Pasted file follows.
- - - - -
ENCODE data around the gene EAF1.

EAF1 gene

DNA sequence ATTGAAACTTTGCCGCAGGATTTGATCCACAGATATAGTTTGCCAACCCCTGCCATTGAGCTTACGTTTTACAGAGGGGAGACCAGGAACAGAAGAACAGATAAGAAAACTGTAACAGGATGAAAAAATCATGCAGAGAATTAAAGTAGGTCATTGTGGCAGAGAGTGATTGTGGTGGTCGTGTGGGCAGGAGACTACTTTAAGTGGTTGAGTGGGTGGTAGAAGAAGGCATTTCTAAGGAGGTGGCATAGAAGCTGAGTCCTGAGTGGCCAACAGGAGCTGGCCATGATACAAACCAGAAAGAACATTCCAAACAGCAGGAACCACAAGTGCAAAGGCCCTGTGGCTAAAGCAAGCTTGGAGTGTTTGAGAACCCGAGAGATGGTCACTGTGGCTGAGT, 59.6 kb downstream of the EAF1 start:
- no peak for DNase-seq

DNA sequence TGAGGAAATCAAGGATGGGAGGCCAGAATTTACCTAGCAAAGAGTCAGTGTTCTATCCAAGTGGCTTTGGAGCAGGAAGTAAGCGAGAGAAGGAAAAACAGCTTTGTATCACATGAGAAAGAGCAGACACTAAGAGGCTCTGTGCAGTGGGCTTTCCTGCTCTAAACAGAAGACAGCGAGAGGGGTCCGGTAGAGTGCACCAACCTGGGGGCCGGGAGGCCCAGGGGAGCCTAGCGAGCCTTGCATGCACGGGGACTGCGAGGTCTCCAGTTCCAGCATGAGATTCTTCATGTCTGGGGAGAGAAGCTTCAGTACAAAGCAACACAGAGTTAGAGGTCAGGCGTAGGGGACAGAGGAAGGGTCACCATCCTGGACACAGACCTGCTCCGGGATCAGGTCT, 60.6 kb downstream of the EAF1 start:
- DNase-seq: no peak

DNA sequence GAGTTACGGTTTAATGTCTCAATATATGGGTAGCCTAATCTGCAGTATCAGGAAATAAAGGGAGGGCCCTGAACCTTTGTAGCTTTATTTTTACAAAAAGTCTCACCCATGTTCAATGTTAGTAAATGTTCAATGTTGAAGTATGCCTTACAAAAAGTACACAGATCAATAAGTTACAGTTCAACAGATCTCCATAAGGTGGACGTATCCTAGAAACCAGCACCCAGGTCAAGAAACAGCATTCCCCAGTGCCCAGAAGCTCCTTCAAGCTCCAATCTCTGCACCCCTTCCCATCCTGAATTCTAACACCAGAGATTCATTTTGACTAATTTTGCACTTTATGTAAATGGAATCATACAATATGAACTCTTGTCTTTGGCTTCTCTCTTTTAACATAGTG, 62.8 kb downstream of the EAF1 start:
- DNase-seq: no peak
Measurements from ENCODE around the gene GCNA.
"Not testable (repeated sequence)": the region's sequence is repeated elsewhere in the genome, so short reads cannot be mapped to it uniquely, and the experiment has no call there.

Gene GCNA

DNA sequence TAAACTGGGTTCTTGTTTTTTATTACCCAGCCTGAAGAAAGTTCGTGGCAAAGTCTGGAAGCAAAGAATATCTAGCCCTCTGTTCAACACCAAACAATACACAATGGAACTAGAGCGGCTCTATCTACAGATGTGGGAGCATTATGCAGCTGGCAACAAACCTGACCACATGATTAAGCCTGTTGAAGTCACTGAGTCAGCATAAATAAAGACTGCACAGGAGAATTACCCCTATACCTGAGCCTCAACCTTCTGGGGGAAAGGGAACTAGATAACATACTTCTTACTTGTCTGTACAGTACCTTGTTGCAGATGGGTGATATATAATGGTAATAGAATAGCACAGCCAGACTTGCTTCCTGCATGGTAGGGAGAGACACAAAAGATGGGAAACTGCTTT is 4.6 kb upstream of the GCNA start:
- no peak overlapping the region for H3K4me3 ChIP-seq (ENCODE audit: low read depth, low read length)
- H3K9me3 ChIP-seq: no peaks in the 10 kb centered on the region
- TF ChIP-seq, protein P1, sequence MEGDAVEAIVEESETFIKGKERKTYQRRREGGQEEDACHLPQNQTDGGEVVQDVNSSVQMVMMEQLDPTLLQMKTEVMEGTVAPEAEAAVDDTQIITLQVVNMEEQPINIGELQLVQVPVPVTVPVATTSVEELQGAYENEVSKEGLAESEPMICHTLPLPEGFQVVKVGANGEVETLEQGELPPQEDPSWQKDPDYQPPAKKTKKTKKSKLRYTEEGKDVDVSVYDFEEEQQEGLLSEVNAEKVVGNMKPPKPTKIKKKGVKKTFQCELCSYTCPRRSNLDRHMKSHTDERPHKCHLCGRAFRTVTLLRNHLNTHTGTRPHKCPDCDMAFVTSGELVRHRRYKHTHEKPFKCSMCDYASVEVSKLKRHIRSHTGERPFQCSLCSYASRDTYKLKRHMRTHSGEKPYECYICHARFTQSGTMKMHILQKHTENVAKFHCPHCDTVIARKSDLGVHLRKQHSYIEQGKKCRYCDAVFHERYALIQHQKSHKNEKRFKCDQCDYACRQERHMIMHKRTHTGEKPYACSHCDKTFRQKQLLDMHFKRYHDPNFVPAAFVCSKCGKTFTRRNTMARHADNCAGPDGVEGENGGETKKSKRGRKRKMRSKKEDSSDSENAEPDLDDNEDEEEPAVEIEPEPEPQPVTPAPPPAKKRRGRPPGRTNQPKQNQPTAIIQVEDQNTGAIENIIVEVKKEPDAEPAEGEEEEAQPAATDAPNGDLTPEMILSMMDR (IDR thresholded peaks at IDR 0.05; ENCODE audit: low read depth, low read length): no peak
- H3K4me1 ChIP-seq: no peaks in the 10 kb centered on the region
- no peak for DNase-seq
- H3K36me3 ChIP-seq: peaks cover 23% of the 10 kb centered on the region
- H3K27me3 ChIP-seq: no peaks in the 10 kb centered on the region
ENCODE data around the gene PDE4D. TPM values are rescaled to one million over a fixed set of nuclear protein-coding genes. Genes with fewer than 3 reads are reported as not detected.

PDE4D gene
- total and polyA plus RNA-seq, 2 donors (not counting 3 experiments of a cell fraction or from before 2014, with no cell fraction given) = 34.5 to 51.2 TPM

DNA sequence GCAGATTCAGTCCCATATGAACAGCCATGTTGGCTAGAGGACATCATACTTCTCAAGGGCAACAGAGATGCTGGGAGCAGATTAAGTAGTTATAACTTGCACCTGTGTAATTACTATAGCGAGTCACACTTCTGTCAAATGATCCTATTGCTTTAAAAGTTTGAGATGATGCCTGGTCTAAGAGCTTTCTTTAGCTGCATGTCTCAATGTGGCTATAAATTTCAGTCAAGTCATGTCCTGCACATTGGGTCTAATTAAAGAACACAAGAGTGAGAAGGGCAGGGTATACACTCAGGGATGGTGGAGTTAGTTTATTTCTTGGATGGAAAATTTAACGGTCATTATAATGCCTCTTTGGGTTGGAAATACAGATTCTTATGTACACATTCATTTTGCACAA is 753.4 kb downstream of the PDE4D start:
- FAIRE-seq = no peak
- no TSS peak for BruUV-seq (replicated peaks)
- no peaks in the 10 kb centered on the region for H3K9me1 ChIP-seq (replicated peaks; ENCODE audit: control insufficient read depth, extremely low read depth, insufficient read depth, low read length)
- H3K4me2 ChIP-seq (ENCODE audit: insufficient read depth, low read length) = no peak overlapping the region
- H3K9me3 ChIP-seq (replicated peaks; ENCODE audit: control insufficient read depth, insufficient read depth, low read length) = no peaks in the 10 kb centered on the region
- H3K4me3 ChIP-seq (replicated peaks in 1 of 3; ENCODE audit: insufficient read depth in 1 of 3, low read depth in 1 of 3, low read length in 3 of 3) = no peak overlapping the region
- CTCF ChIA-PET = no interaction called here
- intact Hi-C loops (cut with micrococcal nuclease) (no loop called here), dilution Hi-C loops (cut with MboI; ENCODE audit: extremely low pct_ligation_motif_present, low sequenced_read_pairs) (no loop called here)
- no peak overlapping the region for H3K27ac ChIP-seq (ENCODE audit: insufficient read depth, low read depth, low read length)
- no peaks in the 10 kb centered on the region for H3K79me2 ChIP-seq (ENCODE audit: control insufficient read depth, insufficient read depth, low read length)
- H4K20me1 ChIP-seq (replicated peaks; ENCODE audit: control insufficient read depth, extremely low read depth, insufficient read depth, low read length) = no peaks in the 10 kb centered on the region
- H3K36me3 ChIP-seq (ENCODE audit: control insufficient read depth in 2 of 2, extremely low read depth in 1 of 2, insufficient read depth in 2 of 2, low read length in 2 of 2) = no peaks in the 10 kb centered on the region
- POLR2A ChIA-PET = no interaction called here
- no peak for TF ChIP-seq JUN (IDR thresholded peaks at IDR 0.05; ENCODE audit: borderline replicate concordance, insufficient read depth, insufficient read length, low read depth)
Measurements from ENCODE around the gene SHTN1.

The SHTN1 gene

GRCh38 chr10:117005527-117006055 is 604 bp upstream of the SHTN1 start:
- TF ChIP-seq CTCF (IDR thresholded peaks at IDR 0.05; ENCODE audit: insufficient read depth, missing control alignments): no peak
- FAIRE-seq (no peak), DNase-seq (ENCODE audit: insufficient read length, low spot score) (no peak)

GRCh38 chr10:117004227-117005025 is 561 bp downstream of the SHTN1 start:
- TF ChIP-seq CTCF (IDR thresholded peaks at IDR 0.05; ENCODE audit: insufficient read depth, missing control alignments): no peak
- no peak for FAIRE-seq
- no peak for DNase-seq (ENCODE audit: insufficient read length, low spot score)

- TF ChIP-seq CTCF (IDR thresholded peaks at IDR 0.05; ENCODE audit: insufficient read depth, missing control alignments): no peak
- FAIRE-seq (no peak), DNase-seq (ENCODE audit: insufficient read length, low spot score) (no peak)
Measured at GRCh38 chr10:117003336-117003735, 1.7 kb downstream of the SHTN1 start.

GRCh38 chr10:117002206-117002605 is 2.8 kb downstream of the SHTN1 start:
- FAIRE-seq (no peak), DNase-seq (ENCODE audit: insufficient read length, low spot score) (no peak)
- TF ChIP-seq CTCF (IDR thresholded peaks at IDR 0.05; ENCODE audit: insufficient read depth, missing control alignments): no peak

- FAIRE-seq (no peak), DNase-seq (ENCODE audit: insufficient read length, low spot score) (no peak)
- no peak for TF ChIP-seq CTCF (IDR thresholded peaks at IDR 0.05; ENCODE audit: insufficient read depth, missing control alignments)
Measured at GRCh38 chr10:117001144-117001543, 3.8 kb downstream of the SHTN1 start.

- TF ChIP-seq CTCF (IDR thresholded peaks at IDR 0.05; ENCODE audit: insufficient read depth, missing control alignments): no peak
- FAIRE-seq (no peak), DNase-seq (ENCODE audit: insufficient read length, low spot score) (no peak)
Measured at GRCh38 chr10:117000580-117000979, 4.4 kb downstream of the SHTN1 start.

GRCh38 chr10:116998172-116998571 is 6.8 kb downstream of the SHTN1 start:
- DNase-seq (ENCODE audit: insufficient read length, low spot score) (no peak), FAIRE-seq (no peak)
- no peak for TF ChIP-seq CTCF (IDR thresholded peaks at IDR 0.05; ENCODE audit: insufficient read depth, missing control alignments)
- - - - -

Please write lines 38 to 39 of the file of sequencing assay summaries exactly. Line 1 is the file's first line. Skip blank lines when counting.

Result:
Measurements from ENCODE around the gene SHTN1.

The SHTN1 gene